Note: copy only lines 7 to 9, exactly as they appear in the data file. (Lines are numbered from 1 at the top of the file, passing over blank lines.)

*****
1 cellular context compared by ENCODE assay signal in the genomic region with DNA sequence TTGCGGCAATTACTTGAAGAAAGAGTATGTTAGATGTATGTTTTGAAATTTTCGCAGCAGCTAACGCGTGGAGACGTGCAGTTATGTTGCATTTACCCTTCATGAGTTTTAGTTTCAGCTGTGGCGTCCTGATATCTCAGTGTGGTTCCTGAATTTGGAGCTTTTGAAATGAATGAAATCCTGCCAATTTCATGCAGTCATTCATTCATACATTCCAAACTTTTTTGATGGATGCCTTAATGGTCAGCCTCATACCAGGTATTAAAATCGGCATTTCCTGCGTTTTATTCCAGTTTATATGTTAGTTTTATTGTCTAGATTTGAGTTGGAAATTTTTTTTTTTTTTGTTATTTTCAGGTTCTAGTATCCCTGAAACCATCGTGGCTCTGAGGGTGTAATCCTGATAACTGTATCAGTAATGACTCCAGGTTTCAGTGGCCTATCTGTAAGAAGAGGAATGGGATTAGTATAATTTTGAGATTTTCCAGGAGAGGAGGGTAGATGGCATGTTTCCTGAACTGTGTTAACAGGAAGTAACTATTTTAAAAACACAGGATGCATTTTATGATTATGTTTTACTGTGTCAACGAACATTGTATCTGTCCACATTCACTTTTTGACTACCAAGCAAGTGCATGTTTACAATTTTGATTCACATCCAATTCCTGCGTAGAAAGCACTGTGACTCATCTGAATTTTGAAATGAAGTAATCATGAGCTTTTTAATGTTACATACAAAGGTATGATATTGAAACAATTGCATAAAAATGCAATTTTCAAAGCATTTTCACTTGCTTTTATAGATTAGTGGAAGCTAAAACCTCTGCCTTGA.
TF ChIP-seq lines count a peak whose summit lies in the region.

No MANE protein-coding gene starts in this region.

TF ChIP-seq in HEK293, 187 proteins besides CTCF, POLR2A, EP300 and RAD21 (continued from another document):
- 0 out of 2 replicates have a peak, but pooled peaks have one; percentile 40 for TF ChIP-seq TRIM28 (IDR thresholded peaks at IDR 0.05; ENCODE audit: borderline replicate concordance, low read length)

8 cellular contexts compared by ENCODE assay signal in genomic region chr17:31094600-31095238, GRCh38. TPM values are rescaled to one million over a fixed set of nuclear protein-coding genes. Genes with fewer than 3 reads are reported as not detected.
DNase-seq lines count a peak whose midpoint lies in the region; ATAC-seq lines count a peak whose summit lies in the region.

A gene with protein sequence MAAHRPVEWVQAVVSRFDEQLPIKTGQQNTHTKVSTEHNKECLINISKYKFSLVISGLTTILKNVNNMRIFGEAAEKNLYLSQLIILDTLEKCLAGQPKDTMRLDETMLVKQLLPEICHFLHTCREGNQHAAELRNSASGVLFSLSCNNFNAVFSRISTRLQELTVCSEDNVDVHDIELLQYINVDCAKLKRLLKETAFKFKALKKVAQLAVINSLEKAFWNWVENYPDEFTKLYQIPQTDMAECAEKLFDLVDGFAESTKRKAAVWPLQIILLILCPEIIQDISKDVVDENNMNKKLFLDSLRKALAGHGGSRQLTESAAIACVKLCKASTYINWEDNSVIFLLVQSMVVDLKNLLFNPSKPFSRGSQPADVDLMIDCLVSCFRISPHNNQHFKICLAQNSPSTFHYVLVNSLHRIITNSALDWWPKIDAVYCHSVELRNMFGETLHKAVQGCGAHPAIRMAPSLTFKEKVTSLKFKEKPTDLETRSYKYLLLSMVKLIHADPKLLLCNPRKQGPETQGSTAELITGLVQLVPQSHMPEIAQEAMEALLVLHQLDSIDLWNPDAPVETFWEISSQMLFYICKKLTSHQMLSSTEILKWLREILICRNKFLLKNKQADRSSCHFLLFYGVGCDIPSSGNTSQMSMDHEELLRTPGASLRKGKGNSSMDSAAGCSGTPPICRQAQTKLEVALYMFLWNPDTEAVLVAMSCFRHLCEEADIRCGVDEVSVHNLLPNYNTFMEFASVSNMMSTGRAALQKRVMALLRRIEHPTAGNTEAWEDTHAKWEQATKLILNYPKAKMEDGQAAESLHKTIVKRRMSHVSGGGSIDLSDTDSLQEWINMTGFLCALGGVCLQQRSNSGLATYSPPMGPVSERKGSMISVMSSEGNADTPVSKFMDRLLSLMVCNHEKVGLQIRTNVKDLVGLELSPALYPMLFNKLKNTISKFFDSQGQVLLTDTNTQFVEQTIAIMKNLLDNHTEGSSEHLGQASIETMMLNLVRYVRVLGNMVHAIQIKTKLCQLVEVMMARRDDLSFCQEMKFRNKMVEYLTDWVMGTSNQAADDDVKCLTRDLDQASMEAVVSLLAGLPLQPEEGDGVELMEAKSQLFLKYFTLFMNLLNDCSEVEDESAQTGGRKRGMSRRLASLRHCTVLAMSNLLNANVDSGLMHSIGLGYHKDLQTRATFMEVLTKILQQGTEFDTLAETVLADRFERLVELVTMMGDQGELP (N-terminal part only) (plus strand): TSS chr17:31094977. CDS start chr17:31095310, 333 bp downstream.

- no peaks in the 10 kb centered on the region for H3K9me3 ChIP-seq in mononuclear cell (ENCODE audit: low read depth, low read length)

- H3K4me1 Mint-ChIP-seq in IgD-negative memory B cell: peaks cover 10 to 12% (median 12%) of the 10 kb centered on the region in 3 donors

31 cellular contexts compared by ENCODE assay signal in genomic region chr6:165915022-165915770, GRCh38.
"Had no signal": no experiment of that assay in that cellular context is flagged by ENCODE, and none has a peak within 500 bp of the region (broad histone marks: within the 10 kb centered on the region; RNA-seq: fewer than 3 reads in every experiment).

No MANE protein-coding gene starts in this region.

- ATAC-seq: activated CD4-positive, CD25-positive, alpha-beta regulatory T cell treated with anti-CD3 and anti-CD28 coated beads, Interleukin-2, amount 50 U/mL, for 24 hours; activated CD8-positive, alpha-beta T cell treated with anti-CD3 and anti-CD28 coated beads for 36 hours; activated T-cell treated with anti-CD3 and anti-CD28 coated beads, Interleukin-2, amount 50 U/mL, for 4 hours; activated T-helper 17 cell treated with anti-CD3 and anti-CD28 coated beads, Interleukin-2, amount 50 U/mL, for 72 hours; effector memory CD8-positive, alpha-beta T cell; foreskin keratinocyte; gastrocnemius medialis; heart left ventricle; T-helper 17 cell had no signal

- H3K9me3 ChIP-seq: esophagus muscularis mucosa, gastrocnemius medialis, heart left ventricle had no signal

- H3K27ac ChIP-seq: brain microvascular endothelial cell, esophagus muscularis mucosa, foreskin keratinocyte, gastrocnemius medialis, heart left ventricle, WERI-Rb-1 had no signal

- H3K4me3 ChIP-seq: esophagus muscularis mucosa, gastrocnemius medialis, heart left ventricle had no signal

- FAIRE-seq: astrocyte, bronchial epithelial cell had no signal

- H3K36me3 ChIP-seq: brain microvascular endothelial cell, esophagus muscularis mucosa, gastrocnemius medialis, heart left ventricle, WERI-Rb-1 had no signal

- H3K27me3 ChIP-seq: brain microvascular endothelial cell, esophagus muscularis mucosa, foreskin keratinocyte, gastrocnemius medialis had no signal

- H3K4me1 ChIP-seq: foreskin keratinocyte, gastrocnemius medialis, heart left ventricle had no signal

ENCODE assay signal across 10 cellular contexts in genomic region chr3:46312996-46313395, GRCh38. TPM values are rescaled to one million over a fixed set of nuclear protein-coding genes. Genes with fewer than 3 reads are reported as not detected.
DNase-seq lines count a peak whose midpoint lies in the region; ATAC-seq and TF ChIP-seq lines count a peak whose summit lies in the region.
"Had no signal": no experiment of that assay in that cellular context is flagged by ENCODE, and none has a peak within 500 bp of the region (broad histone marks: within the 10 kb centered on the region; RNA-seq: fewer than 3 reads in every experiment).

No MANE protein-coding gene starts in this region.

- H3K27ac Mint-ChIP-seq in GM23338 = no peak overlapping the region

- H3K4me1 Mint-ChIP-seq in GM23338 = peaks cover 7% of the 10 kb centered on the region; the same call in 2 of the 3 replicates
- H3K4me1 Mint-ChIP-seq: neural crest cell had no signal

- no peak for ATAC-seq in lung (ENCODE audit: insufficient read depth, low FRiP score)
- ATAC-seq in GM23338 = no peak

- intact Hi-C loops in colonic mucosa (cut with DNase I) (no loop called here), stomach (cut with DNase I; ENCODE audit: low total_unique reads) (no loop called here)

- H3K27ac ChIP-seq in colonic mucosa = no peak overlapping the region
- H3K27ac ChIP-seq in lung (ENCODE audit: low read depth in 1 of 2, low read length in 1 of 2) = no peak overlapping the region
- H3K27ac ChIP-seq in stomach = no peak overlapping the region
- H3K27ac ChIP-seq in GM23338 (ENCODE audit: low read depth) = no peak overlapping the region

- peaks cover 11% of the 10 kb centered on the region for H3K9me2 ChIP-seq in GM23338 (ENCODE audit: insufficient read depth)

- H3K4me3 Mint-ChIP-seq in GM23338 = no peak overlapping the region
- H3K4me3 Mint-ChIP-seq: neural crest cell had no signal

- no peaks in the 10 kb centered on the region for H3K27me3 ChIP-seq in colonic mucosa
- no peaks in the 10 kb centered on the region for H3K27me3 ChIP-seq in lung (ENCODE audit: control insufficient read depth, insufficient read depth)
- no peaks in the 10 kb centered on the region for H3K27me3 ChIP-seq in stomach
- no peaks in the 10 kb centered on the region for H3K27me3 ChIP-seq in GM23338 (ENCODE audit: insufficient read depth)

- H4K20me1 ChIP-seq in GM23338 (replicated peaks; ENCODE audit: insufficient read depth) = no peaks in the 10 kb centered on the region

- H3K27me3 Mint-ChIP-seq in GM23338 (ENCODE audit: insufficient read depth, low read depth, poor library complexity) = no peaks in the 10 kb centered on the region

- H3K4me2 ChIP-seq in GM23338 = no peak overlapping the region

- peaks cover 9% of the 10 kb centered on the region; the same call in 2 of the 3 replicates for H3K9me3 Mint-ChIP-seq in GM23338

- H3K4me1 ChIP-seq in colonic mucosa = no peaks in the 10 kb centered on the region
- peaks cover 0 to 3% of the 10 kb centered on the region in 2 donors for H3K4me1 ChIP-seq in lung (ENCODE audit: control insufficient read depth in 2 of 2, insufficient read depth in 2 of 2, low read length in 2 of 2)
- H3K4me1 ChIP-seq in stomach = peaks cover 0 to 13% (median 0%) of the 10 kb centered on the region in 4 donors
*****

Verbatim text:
DNase-seq lines count a peak whose midpoint lies in the region; ATAC-seq lines count a peak whose summit lies in the region.

A gene with protein sequence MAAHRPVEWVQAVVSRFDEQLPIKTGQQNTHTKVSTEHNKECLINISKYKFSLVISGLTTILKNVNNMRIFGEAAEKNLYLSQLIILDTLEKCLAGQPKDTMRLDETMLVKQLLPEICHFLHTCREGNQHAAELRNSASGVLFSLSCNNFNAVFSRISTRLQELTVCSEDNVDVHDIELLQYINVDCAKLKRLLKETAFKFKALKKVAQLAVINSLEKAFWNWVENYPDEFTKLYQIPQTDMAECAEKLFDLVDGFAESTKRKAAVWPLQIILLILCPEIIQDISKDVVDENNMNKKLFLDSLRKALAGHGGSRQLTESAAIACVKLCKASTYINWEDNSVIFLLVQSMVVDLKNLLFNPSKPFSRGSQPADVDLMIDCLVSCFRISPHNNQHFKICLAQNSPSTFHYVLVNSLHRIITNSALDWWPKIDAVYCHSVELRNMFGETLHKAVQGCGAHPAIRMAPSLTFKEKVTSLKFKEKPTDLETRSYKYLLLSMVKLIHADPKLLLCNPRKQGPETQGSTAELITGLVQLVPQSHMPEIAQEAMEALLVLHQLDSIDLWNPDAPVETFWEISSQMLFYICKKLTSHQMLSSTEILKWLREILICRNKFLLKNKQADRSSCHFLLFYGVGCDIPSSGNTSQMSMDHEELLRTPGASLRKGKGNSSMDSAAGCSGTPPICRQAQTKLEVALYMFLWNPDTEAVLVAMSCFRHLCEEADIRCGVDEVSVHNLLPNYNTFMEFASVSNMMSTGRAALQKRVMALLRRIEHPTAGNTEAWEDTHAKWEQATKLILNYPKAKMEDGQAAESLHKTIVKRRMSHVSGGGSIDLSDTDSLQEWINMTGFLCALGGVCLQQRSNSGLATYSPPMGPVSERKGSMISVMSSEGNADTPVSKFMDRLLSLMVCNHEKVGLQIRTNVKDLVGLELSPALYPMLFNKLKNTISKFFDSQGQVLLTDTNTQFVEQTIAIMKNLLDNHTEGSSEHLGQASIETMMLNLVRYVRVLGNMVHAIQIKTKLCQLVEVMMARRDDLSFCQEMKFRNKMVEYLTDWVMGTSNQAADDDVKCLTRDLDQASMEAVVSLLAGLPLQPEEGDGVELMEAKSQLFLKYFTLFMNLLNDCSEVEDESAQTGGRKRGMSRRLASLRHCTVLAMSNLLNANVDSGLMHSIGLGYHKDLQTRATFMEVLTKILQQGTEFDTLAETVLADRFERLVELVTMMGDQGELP (N-terminal part only) (plus strand): TSS chr17:31094977. CDS start chr17:31095310, 333 bp downstream.

- no peaks in the 10 kb centered on the region for H3K9me3 ChIP-seq in mononuclear cell (ENCODE audit: low read depth, low read length)